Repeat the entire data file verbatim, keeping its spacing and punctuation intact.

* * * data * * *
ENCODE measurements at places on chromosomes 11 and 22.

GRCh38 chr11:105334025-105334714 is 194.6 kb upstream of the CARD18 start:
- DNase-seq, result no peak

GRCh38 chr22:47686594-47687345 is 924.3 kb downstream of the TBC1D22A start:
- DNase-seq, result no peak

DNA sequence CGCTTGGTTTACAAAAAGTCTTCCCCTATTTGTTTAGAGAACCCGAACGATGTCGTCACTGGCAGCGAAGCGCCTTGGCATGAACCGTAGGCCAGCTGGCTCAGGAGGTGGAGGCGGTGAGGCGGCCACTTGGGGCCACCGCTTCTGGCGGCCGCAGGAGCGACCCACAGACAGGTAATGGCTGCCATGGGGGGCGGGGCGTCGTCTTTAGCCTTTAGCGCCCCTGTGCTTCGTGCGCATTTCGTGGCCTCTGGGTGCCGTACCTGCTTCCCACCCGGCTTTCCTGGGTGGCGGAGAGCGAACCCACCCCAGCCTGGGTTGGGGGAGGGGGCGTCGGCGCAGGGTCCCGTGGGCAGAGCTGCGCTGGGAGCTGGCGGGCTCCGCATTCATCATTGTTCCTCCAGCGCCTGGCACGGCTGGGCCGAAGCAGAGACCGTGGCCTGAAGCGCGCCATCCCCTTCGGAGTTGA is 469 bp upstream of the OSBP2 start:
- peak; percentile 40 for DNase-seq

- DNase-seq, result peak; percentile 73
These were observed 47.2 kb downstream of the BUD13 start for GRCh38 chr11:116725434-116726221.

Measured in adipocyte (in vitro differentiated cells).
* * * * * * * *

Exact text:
ENCODE measurements at places on chromosomes 11 and 22.

GRCh38 chr11:105334025-105334714 is 194.6 kb upstream of the CARD18 start:
- DNase-seq, result no peak

GRCh38 chr22:47686594-47687345 is 924.3 kb downstream of the TBC1D22A start:
- DNase-seq, result no peak

DNA sequence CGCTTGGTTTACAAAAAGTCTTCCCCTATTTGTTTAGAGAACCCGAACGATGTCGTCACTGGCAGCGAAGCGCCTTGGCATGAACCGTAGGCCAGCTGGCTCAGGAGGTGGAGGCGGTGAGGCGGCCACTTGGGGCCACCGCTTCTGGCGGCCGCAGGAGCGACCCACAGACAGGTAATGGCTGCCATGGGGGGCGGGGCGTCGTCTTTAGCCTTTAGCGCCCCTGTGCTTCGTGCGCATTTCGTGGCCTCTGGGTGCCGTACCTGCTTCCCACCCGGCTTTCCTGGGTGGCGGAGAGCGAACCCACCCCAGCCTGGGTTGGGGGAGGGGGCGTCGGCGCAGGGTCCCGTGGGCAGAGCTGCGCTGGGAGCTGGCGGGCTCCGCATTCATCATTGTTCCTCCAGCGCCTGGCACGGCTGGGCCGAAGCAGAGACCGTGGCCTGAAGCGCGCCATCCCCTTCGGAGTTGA is 469 bp upstream of the OSBP2 start:
- peak; percentile 40 for DNase-seq

- DNase-seq, result peak; percentile 73
These were observed 47.2 kb downstream of the BUD13 start for GRCh38 chr11:116725434-116726221.

Measured in adipocyte (in vitro differentiated cells).